Whenever I watch a film with a difficult plot twist, or complex structure, I'll view the movie's message board and it's kind of amazing how often another film goer will start a discussion about the same questions I have. I'm going to really miss that.
Unfortunately, these days the number of people using the boards is dwindling. And in many cases the discussions going on there are evidently not living up to basic standards of civility. Where does that leave the vaunted institution of IMDb's message boards?
Was a time when IMDb's message boards were very lively indeed, but anyone who's visited in recent years has seen a steep decline in quantity and quality of discussion.
I don't meant to be snarky (in this case) but learning those things is not that hard...and not that different then the way you use a regular website.
It sore of like what happened circa 2000 to usenet.
But the message boards for individual films and TV shows are some of the most invaluable resources for entertainment discussion on the entire Internet - removing them is going to hurt IMDb, and it's going to hurt film discourse. There's been more times than I can recall that I've seen a complex film or television show and immediately logged in to the IMDb forum for those titles and joined the conversation or read what other people had to say about them. That's all going to be gone, and that's a real punch in the gut to the film and TV fans this site has catered towards for the past 15 years.
These are fair points, but you do not have the whole picture: only the tiniest minority of customers read those boards and an even smaller set post there. The type of unique and insiteful content you describe mostly* belongs in the permanent parts of IMDb like in user reviews, trivia, goofs, plot synopses and the FAQ feature for titles and in the various biography sub-sections for names. These are sections which are used by hundreds of millions of users and are nearly all on modern platforms (we still have some work to do). This type of content can be fully be fully included and made searchable across all of IMDb's interfaces and services. Boards discussions are an unmoderated mix of fact, fiction and outright trolling which is ephemeral in nature, and is only really available on our desktop site (our mobile site has limited boards features some of which in turn are accessed by our apps).
Just keeping the old boards software running and the time we spend dealing with the fallout from abuse on the boards is preventing us from creating better features that benefit all users and from adding permanent content to IMDb.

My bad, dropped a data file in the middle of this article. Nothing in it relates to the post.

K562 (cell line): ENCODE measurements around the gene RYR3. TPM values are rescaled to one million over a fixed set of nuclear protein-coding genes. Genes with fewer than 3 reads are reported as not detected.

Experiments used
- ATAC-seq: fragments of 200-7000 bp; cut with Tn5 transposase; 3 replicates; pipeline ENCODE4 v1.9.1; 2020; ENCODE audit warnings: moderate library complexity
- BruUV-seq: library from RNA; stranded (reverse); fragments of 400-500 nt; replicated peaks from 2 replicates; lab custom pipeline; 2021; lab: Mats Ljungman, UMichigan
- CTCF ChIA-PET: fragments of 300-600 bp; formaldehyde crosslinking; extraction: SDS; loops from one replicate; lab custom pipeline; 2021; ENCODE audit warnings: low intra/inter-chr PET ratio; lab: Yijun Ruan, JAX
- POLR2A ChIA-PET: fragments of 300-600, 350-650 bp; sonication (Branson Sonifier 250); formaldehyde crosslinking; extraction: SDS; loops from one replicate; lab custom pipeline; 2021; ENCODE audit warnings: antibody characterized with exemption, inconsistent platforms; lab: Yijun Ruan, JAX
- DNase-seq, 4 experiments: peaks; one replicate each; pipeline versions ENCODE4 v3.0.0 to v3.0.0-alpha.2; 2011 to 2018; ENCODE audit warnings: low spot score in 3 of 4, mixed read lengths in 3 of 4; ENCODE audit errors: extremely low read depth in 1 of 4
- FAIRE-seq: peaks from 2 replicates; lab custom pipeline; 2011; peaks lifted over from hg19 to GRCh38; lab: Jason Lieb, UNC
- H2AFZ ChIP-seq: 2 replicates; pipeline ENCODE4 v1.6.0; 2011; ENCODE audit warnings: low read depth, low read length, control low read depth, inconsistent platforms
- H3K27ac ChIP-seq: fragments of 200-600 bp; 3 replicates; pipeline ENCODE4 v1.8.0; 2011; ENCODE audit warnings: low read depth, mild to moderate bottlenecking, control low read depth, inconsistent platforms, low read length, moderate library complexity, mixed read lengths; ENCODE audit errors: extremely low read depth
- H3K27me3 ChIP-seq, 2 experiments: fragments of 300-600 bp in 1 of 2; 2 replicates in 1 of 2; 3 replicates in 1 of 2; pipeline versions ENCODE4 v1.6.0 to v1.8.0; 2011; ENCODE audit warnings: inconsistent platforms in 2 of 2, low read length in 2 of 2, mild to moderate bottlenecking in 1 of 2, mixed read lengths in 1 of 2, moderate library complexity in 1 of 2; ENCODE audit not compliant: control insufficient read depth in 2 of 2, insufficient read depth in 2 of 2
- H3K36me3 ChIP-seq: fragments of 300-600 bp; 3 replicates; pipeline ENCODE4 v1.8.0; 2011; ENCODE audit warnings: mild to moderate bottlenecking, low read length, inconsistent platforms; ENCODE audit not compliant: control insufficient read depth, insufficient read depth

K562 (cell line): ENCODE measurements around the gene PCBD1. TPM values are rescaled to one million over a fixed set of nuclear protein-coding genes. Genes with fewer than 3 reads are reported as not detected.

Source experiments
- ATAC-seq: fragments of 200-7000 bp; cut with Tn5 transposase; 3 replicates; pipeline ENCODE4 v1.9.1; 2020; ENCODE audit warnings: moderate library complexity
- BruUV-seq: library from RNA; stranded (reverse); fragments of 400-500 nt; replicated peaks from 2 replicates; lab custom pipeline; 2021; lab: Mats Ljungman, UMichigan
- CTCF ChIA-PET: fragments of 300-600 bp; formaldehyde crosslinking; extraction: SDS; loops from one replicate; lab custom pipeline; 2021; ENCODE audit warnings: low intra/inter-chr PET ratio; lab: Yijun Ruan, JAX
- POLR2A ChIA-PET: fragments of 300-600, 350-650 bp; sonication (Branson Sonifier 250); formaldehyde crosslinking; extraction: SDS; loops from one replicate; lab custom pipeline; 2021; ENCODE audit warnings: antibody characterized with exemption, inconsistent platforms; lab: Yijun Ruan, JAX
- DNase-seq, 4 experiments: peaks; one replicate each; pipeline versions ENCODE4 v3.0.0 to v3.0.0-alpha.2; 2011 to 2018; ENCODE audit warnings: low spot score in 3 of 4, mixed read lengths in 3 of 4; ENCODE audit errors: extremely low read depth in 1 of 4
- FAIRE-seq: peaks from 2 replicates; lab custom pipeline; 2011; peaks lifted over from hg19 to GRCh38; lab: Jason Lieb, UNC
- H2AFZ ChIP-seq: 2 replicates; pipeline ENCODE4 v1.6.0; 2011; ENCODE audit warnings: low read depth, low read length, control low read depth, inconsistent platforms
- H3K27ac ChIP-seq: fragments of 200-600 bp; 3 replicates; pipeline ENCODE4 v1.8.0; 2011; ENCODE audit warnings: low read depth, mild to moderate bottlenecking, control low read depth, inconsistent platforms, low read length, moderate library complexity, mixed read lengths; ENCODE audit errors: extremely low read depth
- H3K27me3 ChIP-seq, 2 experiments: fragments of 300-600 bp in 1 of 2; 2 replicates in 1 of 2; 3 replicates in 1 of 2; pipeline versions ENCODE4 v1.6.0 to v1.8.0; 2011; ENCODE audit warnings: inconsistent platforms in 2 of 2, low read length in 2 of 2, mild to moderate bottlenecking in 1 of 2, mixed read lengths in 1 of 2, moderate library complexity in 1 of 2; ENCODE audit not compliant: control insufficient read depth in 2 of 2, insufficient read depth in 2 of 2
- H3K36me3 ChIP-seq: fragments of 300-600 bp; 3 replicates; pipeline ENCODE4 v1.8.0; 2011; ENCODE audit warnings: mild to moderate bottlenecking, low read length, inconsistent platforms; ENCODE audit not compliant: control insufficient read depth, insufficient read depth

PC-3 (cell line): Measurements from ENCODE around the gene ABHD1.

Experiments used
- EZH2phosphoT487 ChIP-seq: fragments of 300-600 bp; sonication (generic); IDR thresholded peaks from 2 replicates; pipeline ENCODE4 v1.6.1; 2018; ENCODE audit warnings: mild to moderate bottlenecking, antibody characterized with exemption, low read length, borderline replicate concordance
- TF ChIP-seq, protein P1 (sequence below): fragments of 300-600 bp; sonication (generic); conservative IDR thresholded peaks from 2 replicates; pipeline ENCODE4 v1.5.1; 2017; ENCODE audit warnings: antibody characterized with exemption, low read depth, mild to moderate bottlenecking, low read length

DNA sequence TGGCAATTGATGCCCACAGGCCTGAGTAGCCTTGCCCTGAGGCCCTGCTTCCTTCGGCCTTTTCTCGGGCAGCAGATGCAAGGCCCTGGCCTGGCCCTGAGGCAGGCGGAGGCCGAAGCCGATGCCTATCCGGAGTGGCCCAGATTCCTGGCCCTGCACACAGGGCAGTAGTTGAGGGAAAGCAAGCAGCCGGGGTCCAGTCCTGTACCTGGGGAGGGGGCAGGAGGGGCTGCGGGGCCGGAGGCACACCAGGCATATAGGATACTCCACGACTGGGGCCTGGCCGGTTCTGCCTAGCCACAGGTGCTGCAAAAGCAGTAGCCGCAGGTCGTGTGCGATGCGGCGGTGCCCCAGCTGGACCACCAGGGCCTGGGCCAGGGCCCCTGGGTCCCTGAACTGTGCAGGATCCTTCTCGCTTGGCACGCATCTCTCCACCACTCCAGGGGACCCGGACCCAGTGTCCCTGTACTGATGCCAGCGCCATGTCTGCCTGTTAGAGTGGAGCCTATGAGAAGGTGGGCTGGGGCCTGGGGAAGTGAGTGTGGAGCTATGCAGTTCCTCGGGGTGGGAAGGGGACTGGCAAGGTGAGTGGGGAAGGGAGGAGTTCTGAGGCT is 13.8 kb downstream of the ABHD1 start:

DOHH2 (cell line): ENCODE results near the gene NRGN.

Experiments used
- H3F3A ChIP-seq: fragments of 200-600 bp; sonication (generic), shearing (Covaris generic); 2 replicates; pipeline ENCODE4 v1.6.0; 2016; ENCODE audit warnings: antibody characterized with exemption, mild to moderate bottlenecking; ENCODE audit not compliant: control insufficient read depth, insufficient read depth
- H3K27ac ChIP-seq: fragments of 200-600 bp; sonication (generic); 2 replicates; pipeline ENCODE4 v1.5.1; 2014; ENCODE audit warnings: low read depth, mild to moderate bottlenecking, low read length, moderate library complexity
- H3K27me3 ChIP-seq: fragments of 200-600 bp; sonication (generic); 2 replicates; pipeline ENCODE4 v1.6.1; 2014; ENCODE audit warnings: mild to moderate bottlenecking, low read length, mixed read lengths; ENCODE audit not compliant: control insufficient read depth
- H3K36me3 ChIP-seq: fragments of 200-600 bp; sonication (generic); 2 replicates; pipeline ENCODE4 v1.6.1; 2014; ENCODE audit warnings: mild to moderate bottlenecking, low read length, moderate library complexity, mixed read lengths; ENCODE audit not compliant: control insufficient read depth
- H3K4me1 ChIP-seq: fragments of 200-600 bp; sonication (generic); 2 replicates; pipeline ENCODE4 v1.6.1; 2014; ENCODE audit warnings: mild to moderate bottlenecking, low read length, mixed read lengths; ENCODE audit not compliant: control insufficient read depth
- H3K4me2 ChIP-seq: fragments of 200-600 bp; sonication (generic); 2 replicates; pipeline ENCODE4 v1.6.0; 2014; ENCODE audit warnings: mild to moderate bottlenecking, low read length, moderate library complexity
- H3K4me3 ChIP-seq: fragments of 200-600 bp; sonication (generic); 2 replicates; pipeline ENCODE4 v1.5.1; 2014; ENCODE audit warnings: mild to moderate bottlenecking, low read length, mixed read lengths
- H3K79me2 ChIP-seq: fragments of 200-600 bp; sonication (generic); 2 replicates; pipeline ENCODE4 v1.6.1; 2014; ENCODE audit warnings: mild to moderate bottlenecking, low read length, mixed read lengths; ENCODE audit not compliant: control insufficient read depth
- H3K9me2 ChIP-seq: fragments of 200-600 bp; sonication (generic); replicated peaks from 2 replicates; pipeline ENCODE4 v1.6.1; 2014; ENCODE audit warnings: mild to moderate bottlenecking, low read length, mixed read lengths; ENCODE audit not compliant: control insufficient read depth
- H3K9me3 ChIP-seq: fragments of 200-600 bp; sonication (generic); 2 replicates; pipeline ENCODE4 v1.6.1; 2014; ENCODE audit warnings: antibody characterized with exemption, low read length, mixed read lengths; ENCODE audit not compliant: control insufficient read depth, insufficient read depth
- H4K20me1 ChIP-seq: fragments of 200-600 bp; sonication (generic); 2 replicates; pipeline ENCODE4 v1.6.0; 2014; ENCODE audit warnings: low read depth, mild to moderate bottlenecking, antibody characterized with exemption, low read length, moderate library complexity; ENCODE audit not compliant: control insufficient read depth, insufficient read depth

Can someone on the inside explain to me how important the message board feature is to the company?
As gromit82 indicates, the message boards are not a core function of IMDb. IMDb has over 250 million users per month and only the tiniest fraction of those visit the boards and even fewer post on the boards. The boards therefore make up an insignificant percentage of overall IMDb page views. It is difficult to specifically sell advertising against message board content for obvious reasons so the only ads which run there are low price run-of-site banners at the top/bottom of a subset of boards pages where we would typically only earn revenue if a customer clicks-through and signs up for whatever is being advertised. On the other hand, managing the boards and operating the technology behind them is disproportionately costly since the board systems are so old. While we do not comment in detail on specific aspects of IMDb's business, it is easy to draw the obvious conclusion behind the financial cost vs. benefit of the boards system.
From a traffic, resources and expenses perspective IMDb would be much better off without boards. There are some community benefits though and boards without a significant troll population flourish with interesting discussions and genuine community which is why we keep them around. Due to technology limitations we have to enforce an expiry policy on most boards so much of the discussion is temporary and therefore valuable content is often lost to keep the system operational. We are always looking at better ways to preserve this type of content and we have some thoughts on providing better mechanisms to transfer useful boards content into the permanent parts of the database.
From a traffic, resources and expenses perspective IMDb would be much better off without boards.
. . . it is easy to draw the obvious conclusion behind the financial cost vs. benefit of the boards system.